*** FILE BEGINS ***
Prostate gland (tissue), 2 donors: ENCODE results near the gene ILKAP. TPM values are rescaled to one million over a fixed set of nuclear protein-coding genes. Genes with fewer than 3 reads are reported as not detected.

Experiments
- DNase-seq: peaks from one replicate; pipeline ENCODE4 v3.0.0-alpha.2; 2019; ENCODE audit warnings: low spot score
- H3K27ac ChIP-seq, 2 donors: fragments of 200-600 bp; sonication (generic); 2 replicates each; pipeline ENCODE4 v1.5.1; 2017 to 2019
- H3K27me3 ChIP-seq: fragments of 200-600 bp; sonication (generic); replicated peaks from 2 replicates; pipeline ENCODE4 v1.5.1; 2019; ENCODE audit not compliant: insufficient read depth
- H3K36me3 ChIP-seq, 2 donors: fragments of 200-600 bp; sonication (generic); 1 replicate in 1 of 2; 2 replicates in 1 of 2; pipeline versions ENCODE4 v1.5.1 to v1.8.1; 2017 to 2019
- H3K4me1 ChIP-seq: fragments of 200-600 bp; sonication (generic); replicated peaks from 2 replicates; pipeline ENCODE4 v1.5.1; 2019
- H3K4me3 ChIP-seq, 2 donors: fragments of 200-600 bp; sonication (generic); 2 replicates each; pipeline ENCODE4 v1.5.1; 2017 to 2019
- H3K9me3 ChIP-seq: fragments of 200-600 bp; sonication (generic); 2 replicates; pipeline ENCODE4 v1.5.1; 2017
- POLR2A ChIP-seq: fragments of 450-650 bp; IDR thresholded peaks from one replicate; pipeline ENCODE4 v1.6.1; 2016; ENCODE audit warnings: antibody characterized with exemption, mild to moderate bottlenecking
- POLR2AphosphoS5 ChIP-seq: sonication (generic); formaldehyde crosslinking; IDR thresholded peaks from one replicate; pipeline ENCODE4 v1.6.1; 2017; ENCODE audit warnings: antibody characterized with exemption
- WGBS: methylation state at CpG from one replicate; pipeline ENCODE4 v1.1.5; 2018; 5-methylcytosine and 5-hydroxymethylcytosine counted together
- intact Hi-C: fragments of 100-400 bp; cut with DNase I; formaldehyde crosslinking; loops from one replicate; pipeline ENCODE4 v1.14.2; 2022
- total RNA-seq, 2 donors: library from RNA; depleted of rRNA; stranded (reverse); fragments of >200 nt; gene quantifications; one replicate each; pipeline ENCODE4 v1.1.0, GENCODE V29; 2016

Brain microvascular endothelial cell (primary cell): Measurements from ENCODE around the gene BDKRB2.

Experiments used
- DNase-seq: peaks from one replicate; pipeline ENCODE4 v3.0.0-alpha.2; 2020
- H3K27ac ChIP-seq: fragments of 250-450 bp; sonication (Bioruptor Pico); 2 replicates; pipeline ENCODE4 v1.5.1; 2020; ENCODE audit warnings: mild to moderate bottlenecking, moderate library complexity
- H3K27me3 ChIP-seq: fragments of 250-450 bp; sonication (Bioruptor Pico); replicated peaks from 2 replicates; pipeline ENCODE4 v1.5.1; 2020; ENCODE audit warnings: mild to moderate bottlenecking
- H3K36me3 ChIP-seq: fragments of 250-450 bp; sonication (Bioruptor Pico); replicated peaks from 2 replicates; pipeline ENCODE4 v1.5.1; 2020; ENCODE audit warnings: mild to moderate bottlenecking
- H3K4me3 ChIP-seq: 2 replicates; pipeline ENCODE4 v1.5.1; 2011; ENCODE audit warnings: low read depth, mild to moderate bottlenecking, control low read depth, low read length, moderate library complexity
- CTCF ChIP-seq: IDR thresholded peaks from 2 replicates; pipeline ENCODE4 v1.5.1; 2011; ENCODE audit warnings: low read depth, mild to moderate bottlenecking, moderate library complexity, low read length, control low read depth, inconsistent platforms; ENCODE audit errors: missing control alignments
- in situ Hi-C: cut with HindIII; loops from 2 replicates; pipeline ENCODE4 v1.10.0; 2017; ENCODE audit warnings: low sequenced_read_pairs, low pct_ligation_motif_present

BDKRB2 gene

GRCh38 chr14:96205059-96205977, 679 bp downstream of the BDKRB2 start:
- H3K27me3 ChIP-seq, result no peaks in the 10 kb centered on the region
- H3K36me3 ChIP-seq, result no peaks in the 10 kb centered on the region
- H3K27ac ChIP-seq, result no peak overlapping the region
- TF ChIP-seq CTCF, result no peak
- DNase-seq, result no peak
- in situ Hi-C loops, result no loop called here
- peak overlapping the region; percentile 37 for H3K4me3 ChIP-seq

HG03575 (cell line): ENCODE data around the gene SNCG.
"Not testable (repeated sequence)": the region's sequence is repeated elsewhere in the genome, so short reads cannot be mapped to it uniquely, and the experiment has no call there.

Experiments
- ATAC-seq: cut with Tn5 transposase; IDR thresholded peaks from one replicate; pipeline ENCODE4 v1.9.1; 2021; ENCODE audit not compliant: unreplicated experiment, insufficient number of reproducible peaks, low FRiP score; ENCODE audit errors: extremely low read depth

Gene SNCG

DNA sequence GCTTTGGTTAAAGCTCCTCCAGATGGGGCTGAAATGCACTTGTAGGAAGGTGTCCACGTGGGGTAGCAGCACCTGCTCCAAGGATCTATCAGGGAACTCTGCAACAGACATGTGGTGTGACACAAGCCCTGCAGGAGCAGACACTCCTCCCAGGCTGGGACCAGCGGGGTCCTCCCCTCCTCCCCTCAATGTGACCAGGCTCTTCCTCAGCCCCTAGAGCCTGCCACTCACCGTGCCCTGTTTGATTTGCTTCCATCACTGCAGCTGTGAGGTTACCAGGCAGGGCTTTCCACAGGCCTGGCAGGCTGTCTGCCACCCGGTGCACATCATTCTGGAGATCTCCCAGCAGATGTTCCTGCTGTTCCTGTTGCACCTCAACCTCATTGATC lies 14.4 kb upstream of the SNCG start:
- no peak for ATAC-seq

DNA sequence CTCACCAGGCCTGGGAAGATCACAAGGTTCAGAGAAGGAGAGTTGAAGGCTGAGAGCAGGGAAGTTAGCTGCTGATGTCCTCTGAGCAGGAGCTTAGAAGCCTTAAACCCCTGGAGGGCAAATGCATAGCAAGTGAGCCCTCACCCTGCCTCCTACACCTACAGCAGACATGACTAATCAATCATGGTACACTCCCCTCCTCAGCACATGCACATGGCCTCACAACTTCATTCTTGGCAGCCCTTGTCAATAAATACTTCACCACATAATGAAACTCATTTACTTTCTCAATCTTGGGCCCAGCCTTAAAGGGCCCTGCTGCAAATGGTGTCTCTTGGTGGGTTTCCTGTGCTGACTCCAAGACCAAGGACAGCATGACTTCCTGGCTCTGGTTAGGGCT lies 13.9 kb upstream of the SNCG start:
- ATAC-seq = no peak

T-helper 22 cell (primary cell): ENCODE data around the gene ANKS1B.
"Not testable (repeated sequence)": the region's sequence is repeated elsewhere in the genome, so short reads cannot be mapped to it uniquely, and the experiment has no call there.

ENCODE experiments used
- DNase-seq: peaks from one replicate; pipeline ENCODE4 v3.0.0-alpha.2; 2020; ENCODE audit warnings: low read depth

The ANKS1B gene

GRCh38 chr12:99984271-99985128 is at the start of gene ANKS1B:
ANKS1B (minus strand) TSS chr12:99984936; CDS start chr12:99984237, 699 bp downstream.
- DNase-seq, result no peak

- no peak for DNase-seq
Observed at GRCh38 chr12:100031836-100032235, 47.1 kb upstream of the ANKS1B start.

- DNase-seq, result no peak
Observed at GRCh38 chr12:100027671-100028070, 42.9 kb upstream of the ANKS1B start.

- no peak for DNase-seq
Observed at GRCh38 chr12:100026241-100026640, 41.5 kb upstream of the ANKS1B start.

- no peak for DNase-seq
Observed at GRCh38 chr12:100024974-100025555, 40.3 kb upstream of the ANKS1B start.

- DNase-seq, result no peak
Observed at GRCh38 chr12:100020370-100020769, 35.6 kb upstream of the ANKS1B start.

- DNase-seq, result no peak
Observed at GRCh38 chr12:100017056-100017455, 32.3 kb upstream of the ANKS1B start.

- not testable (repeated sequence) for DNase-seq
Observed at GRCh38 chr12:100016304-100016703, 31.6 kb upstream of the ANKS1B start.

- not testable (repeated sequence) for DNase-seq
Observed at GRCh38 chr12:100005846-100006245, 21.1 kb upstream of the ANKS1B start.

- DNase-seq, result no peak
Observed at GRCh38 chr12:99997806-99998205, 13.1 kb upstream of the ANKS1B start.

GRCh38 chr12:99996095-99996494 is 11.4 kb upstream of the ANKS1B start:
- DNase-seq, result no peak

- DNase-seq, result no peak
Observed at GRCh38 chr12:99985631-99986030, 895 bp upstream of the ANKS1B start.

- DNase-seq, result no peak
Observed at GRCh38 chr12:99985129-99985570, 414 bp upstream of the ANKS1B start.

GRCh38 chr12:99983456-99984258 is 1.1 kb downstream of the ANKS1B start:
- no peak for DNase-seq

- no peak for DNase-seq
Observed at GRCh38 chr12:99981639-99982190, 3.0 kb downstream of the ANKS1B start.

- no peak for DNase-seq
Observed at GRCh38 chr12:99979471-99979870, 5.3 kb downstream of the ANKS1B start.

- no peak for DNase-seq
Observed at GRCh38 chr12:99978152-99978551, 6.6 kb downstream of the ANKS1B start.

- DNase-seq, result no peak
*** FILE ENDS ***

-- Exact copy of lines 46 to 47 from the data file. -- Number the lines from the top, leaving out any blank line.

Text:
The ANKS1B gene

GRCh38 chr12:99984271-99985128 is at the start of gene ANKS1B: